The mutually reinforcing snowballing effect of globalisation, public health and security has been in evidence with each wave of influenza and stomach infection that has rapidly spread worldwide. Air travel and global trade in raw and processed foods are the two main factors facilitating this spread. With air travel, humans are not the only vectors as aircraft also transport insects like mosquitoes and virus and bacteria embedded in their furnishings. Airline food, prepared in one place and consumed mid-air, can also transmit disease. As mad cow disease and its successors show, the current popularity of exotic foods and the need for food imports in some areas carries local crop and livestock issues far beyond their patch of land. Measures to limit the spread of the infection have affected trade and economic sectors as much as the diseases affected individuals.  

Structural inequity makes a less celebrated contribution to the decline of public health standards. More children die of diarrhoea and pneumonia a year than twice the annual HIV/AIDS death toll, according to the World Health Organisation. Cholera and malaria also persist, showing that clean drinking water and hygienic, sanitary living conditions are pipe-dreams in many communities across the world. The investment in HIV and AIDS research is far higher than in these areas, and that may be a mistake for two reasons. First, these diseases can be easily taken care of with better living conditions. Second, in HIV+ people, poor living conditions contribute to secondary infections that make their situation worse.  

Ironically, better living conditions that alter food habits and lifestyles are also contributing to poor health. Diabetes diagnoses have increased manifold in the last 20 years, and heart disease is also far more common than it used to be. Some of these statistics may have to do with greater access to diagnostic and medical care, but the trend is real nonetheless and has consequences for society and security, as healthcare costs rise. People between 35 and 64 seem most likely to be diagnosed with diabetes, at the most productive phase of their lives. Eighty per cent of all new cases are likely to emerge in developing countries, it is estimated. Better medical facilities mean that people can survive disease better, but the money that it takes to keep them alive and functional is money not spent on the next generation.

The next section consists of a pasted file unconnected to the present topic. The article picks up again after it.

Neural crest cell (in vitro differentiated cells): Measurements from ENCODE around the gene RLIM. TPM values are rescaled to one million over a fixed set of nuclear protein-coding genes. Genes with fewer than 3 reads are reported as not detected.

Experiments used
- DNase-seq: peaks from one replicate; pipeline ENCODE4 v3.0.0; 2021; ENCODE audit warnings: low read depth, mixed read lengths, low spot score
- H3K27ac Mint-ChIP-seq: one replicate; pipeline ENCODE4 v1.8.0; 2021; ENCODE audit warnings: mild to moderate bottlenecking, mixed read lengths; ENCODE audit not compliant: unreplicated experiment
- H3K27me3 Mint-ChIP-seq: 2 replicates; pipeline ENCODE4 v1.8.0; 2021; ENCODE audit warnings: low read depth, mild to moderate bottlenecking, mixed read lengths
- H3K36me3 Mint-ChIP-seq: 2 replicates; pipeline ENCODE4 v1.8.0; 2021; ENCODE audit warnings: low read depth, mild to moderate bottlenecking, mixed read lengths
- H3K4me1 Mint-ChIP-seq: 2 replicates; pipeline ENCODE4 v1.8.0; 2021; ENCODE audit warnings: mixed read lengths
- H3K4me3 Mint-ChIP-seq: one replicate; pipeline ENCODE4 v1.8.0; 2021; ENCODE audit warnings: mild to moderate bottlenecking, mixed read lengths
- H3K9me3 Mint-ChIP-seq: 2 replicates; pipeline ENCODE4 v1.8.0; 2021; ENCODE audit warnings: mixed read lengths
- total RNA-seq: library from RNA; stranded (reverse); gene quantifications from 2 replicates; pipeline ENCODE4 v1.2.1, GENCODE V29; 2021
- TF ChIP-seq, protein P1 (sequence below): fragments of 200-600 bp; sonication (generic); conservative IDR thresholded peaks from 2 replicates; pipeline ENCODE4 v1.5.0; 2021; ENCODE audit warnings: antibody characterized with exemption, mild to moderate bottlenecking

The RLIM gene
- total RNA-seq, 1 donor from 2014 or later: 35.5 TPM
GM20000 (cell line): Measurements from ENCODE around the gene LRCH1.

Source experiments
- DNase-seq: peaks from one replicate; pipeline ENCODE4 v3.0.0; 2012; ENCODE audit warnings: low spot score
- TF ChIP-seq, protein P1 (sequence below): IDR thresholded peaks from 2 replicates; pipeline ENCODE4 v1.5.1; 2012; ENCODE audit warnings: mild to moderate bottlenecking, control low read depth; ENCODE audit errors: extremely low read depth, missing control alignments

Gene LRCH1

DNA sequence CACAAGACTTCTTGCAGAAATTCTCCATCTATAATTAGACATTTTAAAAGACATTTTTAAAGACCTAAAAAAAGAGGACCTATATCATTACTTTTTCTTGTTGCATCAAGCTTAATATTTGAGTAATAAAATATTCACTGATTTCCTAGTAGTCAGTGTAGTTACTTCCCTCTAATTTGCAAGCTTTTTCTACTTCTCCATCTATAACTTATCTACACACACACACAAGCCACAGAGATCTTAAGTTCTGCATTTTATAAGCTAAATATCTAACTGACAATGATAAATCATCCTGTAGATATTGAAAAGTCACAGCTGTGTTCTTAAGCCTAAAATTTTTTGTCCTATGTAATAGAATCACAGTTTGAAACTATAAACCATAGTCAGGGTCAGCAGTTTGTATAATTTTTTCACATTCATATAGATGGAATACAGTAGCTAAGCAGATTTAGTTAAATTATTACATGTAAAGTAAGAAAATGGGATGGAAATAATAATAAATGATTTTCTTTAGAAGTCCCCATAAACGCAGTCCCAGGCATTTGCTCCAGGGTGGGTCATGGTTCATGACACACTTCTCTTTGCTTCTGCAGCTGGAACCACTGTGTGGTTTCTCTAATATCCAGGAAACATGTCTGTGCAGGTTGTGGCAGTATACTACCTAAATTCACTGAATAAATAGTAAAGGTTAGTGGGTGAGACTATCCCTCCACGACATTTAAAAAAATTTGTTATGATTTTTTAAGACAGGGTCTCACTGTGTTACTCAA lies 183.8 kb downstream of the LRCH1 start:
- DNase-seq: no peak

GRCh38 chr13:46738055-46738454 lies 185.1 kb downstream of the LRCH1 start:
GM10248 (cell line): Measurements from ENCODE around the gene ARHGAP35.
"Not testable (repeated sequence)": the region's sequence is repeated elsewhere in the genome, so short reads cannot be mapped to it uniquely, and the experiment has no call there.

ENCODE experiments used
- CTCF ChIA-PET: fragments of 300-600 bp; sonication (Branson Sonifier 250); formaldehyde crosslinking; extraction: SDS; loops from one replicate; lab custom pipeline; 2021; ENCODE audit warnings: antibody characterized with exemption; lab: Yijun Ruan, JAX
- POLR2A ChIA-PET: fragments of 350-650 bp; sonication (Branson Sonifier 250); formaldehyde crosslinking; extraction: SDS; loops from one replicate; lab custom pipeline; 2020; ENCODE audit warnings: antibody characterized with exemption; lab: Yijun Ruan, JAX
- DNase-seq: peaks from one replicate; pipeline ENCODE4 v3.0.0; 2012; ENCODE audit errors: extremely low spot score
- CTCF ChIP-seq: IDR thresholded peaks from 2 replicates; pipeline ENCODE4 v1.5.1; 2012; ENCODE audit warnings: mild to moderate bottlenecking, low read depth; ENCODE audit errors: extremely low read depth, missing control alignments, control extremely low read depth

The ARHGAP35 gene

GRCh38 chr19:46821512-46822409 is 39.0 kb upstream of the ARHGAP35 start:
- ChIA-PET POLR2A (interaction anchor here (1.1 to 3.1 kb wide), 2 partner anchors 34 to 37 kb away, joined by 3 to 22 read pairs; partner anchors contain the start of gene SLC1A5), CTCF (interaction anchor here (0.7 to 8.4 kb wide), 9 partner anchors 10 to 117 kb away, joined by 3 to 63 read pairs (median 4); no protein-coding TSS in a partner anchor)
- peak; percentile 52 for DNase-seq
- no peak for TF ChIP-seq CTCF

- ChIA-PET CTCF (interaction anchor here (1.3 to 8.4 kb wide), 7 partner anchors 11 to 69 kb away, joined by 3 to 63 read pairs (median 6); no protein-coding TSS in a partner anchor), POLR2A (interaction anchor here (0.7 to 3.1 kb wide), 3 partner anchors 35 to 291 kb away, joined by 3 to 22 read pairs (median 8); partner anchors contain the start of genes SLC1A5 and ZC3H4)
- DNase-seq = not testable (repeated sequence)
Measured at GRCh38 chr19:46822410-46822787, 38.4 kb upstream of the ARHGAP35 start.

This section would be incomplete without a mention of gender violence, which has been recognised as a public health issue. Growing levels of violence even in societies at peace and rapid social change are contributing to growing levels of violence against women, children and sexual minorities. The very large numbers that are vulnerable by virtue of belonging to these groups accord to this problem a critical quality but unless we adopt a gender-sensitive lens, it is not possible to discern the connection between gender, health and security.  

Security crises and public health 

People die in conflicts; but short of that most extreme health consequence, are several others of which societies and states must take cognisance. Very broadly, we can think of three kinds of consequences that follow from these conditions. 

The most obvious health consequences follow from the violence of conflict itself. Both combatants and civilians are likely to be injured during fighting, through the detonation of landmines and when caught in crossfire. Torture is another reality of conflict, leaving victims permanently scarred physically and emotionally. The use of sexual violence as a weapon of war has only recently been recognised as such by the UN, but this is one of the oldest military practices.